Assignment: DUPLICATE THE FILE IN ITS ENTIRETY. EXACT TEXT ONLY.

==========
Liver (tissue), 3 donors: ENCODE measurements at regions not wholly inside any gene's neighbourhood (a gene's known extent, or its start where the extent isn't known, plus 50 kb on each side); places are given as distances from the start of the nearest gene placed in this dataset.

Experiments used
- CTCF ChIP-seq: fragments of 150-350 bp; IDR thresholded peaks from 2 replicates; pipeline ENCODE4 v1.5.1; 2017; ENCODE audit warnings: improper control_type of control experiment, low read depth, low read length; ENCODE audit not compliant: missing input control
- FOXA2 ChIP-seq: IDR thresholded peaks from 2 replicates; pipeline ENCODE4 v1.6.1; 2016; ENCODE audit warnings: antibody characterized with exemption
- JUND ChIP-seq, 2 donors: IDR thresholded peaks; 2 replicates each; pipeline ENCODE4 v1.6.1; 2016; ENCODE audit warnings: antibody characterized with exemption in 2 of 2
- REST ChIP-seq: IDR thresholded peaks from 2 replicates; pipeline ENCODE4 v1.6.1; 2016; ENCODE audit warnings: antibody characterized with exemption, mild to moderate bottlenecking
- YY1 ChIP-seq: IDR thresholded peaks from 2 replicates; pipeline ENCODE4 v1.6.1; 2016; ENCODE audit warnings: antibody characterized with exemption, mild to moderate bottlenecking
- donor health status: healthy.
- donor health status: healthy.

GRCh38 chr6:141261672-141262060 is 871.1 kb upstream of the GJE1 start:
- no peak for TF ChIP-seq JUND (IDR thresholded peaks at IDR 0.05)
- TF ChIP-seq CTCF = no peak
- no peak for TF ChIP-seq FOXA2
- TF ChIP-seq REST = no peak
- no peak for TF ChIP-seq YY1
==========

Liver (tissue), 3 donors: ENCODE measurements at regions not wholly inside any gene's neighbourhood (a gene's known extent, or its start where the extent isn't known, plus 50 kb on each side); places are given as distances from the start of the nearest gene placed in this dataset.

Experiments used
- CTCF ChIP-seq: fragments of 150-350 bp; IDR thresholded peaks from 2 replicates; pipeline ENCODE4 v1.5.1; 2017; ENCODE audit warnings: improper control_type of control experiment, low read depth, low read length; ENCODE audit not compliant: missing input control
- FOXA2 ChIP-seq: IDR thresholded peaks from 2 replicates; pipeline ENCODE4 v1.6.1; 2016; ENCODE audit warnings: antibody characterized with exemption
- JUND ChIP-seq, 2 donors: IDR thresholded peaks; 2 replicates each; pipeline ENCODE4 v1.6.1; 2016; ENCODE audit warnings: antibody characterized with exemption in 2 of 2
- REST ChIP-seq: IDR thresholded peaks from 2 replicates; pipeline ENCODE4 v1.6.1; 2016; ENCODE audit warnings: antibody characterized with exemption, mild to moderate bottlenecking
- YY1 ChIP-seq: IDR thresholded peaks from 2 replicates; pipeline ENCODE4 v1.6.1; 2016; ENCODE audit warnings: antibody characterized with exemption, mild to moderate bottlenecking
- donor health status: healthy.
- donor health status: healthy.

GRCh38 chr6:141261672-141262060 is 871.1 kb upstream of the GJE1 start:
- no peak for TF ChIP-seq JUND (IDR thresholded peaks at IDR 0.05)
- TF ChIP-seq CTCF = no peak
- no peak for TF ChIP-seq FOXA2
- TF ChIP-seq REST = no peak
- no peak for TF ChIP-seq YY1